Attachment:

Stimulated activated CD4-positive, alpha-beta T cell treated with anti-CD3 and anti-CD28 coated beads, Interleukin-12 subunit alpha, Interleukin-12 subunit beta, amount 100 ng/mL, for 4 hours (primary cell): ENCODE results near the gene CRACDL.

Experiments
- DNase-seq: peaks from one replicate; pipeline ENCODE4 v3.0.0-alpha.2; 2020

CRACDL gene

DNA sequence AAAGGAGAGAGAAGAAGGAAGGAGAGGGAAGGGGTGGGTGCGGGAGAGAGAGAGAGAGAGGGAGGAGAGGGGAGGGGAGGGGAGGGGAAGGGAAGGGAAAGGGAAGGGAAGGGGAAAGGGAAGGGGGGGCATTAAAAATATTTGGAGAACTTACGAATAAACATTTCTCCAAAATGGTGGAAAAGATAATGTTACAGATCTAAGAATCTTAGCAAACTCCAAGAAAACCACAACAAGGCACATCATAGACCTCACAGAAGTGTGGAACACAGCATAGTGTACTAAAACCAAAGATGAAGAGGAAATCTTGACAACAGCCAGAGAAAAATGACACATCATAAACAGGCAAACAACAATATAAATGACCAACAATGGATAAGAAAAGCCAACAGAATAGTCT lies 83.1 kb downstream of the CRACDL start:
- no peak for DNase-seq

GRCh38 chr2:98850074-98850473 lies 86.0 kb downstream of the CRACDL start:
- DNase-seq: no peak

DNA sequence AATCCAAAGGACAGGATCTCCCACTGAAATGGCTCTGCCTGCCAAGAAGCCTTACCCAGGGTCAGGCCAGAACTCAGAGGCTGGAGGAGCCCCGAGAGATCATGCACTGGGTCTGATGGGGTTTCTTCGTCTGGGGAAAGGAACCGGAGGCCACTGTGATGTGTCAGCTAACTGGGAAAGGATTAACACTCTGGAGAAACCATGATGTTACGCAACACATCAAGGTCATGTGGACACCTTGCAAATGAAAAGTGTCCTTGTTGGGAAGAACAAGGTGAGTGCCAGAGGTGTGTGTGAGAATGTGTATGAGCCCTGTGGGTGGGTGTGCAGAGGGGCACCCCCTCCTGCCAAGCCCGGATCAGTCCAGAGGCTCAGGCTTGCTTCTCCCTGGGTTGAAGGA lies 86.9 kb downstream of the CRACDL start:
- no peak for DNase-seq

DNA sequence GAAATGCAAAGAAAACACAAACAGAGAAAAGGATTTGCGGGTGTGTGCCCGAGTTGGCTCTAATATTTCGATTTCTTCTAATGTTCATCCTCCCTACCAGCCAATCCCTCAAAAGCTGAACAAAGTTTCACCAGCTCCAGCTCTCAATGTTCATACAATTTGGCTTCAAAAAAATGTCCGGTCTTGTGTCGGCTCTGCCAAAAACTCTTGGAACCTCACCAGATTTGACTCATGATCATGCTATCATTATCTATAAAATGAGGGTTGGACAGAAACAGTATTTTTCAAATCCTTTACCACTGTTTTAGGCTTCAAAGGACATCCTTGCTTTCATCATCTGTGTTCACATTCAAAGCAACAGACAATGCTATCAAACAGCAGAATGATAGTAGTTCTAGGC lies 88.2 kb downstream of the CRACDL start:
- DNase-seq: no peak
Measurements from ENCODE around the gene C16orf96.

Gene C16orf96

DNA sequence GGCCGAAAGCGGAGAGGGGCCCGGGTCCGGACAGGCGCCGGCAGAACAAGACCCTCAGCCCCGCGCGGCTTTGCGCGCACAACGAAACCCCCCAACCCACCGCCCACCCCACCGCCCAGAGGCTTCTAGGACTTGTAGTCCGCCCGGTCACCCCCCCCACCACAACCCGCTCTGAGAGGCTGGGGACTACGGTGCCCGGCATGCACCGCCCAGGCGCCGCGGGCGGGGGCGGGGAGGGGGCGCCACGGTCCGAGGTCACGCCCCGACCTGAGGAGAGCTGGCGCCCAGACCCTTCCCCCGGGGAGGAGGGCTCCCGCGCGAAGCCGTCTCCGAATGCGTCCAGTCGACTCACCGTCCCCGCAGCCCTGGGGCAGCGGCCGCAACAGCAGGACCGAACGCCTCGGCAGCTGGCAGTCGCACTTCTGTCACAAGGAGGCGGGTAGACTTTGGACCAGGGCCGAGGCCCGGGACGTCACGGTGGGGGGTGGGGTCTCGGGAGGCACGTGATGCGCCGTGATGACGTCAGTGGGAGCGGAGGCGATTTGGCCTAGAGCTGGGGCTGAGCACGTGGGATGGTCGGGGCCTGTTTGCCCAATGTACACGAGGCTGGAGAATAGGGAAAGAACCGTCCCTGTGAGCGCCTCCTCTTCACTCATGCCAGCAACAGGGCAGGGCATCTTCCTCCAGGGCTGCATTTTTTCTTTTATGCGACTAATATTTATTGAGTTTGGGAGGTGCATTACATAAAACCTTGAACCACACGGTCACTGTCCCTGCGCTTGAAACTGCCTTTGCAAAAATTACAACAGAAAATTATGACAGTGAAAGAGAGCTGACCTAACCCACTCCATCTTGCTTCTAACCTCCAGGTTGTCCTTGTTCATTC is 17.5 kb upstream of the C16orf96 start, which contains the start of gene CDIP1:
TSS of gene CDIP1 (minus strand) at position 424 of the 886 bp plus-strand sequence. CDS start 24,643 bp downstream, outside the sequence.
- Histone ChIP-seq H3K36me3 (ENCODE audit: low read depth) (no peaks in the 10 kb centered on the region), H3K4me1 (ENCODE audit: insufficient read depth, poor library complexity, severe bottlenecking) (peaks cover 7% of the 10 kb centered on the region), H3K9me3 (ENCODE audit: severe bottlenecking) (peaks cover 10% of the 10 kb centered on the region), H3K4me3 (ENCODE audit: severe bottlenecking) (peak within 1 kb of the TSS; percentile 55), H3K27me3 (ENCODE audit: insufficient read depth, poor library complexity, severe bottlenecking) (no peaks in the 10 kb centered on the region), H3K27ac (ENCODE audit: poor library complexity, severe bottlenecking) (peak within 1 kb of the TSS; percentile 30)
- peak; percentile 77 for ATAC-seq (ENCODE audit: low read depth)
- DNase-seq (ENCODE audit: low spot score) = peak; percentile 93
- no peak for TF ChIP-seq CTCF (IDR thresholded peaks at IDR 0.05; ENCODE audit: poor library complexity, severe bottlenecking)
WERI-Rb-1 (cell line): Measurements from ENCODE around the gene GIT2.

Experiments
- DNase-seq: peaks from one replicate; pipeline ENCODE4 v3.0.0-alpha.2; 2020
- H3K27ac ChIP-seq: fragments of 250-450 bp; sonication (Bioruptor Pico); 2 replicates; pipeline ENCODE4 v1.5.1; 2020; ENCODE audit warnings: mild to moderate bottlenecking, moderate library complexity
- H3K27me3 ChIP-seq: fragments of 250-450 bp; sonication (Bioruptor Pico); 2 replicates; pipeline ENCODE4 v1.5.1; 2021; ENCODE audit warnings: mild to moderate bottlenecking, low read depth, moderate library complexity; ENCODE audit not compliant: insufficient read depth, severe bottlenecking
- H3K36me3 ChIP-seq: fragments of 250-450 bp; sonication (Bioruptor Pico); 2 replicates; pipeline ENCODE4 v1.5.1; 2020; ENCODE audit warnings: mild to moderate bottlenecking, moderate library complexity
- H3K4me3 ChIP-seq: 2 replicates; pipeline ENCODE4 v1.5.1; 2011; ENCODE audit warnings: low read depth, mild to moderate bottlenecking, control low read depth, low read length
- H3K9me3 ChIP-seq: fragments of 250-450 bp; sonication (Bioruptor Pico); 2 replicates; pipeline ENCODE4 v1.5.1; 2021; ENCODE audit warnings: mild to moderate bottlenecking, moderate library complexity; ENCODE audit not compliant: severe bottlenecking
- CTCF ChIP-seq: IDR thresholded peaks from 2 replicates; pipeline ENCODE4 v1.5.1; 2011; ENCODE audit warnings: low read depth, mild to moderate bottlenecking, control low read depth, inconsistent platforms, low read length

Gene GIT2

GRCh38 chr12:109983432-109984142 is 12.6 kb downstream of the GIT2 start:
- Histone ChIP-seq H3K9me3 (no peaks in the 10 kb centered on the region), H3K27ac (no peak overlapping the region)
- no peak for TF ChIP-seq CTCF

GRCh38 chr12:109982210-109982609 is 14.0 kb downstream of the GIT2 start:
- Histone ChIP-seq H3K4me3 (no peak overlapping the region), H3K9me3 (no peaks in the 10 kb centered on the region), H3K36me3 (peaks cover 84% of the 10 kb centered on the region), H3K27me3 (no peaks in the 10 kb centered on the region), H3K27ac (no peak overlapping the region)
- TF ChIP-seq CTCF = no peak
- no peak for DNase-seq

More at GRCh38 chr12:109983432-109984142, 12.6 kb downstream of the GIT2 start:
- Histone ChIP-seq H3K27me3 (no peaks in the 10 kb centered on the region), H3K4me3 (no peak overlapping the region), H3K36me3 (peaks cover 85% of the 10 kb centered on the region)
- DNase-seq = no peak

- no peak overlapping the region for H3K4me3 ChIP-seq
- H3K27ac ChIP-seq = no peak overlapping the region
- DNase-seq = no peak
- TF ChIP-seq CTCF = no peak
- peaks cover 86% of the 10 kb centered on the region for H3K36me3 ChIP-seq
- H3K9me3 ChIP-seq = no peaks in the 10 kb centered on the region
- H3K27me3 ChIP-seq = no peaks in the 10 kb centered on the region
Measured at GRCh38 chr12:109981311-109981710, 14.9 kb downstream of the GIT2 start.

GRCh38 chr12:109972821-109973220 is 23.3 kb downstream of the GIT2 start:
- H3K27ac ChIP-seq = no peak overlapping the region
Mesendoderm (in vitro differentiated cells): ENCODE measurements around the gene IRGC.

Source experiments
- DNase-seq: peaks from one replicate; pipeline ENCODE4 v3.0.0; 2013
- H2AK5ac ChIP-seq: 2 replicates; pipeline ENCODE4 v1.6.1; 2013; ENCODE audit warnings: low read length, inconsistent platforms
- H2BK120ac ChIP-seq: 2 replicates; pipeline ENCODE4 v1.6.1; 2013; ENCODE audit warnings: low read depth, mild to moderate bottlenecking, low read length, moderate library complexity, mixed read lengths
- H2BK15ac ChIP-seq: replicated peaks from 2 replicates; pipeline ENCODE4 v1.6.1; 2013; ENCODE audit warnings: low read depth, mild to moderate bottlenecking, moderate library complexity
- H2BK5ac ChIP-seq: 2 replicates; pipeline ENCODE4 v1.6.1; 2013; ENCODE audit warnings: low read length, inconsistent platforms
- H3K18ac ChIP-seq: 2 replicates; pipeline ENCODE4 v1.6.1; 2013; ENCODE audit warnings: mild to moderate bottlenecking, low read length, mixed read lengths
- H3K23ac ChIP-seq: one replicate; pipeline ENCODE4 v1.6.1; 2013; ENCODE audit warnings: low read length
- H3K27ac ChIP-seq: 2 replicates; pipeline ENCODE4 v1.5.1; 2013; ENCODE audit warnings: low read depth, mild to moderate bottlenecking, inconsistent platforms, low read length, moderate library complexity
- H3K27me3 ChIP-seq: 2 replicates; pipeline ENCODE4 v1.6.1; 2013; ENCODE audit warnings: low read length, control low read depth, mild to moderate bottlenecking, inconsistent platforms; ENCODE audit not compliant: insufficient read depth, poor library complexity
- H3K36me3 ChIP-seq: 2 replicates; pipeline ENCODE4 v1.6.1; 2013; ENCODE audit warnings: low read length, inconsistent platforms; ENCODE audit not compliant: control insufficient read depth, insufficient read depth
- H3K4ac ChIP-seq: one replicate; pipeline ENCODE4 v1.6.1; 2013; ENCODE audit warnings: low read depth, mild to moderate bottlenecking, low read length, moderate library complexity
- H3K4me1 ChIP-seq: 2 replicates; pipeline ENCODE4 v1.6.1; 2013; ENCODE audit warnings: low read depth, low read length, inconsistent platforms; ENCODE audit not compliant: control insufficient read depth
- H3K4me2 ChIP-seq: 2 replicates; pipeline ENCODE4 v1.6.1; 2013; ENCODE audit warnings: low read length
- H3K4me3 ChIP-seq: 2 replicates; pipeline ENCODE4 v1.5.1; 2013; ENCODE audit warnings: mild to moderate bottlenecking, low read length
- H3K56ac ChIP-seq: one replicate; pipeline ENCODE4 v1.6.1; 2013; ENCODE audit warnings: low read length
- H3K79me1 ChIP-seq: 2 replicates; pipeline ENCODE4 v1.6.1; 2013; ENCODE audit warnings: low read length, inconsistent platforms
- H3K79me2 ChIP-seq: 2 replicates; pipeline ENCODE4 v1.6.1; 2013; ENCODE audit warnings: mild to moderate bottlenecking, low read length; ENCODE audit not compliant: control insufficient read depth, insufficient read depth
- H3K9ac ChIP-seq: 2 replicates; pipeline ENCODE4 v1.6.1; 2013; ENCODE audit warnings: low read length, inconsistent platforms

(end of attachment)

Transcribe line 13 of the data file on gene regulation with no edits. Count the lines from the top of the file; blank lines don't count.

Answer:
Measurements from ENCODE around the gene C16orf96.